“It’s honestly hard to believe I went from a young Air Force officer, being hired to be a special agent, to practically homeless and fending for myself with a rapidly debilitating and potentially deadly disease,” Meadows said.

Meadows learned of Sebeck’s presentation through his Facebook contacts, and contacted the lieutenant colonel to describe his medical history, Meadows said.

Many of the service members who shared their stories with The Post described learning of a greater problem through word-of-mouth.


Cole Smith, a former missileer who worked at the F.E. Warren facility for five years, had stayed in touch with friends from the Air Force through his work as a screenwriter. Last week, three of those friends warned him of the cases at Malmstrom.

Because he is no longer in the Air Force, he doesn’t have health insurance through the government. While waiting to get an appointment at a VA clinic, plagued with aging technology and long wait times, he paid $100 for a non-Hodgkin’s lymphoma test at Quest Diagnostics. He tested negative. But he is still waiting to get a screening for other kinds of cancer. He has an appointment to see a primary care physician at VA in about two months, at which point he can finally book a screening.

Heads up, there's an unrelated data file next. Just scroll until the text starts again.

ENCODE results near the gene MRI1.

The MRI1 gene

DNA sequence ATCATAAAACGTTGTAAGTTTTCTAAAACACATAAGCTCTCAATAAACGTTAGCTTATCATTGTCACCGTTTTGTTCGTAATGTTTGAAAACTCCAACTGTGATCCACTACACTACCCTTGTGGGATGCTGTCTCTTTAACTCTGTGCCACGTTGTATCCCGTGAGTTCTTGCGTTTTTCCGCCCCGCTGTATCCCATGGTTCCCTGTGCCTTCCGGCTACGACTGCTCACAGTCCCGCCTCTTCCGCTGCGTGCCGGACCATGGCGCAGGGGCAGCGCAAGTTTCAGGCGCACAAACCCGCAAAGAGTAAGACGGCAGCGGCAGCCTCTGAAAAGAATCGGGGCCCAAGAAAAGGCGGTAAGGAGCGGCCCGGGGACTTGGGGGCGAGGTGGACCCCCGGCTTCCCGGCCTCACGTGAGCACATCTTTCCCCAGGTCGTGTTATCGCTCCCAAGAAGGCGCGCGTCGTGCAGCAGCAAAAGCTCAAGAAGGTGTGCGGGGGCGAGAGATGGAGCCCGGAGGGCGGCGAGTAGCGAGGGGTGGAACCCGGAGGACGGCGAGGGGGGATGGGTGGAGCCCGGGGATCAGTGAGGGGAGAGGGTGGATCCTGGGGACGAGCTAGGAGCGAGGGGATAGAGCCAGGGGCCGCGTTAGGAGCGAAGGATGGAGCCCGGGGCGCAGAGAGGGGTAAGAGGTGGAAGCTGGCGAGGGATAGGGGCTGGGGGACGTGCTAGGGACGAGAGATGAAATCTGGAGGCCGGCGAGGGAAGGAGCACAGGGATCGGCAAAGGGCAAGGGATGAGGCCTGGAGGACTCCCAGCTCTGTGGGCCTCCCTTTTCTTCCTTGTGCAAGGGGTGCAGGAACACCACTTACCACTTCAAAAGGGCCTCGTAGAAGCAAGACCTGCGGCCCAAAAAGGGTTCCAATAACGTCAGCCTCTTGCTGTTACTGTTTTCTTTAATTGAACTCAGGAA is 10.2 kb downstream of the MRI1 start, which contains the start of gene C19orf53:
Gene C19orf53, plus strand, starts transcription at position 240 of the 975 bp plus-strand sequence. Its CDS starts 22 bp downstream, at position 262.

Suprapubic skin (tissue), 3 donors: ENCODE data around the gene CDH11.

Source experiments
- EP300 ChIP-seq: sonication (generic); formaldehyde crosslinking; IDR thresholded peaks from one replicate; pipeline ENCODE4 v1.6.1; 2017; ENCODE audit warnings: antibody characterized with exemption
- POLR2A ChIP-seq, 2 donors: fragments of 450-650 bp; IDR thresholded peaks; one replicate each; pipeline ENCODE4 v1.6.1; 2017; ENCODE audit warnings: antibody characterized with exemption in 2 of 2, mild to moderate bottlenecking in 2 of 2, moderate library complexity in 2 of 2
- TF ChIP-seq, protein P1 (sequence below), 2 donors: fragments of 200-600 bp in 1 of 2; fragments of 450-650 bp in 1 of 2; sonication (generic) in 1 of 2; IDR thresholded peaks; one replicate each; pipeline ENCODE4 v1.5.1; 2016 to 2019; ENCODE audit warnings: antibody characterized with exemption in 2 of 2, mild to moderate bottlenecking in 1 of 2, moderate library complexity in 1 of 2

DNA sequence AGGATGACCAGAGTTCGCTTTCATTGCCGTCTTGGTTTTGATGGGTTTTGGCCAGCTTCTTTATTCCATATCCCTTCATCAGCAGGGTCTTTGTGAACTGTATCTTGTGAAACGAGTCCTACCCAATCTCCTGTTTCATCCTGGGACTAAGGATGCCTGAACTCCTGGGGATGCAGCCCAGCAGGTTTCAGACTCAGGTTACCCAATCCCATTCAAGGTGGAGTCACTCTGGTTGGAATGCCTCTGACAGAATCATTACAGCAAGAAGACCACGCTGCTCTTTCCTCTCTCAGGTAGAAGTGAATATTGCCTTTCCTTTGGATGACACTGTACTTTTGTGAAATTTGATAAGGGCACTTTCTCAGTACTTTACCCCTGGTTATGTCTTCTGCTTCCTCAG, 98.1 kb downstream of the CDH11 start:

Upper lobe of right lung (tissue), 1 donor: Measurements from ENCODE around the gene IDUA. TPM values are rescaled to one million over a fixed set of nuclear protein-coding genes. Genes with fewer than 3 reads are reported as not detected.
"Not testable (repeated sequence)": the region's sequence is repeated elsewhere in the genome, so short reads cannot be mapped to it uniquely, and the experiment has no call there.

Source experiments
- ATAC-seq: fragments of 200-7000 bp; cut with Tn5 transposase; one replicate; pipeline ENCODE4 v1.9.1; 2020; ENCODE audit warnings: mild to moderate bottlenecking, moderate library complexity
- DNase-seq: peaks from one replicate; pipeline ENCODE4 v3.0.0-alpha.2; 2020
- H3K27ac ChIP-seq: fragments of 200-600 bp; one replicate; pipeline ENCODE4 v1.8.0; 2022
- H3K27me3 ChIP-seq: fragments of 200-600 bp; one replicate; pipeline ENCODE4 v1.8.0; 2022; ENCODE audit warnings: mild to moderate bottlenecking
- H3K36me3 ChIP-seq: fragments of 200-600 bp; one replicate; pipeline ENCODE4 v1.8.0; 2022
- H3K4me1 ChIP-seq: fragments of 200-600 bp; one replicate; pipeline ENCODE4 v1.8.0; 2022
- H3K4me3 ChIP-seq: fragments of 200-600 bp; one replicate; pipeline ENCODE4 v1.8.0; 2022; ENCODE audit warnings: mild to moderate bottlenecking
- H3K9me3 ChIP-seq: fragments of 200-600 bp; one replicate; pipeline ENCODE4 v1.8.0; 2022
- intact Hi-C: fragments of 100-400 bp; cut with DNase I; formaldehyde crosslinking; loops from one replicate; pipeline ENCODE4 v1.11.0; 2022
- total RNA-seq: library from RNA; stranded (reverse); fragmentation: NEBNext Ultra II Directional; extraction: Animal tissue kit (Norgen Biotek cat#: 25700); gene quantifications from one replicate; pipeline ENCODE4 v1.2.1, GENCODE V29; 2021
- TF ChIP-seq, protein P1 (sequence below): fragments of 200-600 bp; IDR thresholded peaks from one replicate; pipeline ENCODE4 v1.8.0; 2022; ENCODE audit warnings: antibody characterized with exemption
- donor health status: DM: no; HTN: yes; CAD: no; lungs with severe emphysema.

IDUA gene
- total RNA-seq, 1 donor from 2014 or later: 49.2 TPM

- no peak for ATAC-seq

“There’s a huge community of people out there over the last 60 years who have worked in the silos, the veterans,” Smith said. “And they should be taken care of.”

As he waits for his cancer screening, Smith said he fears learning of more diagnoses through his social network.

“If there really is a problem at Malmstrom, is it just at Malmstrom or is it at the other missile bases but we just haven’t started asking there yet?” Smith said. “We’ve just scratched the tip of the iceberg.”

Jenny Holmes said the toll of these cancer cases reaches further than those who signed up to serve. She worries for her children — Maddie, 11, Will, 9, and Anna, 5 — who will grow up without their dad. She works extra hours as a nurse in Colorado Springs so that she can pay for Will’s therapy and other expenses associated with their loss because the Air Force doesn’t consider his death due to his line of work, she said.


After her husband’s death, she had felt isolated from the Air Force community, left to mostly fend for herself, she said.

But since the effort to account for the cancer cases, Jenny has reconnected with her husband’s colleagues who have helped her file a claim for benefits. She has learned for the first time the hazards her husband was exposed to, and she thinks about what he had signed up for unwittingly, she said.

“You just don’t know,” she said. “You’re signing a ton of paperwork and then all of a sudden they send you down there.”

The Washington Post’s Kyle Melnick contributed to this report.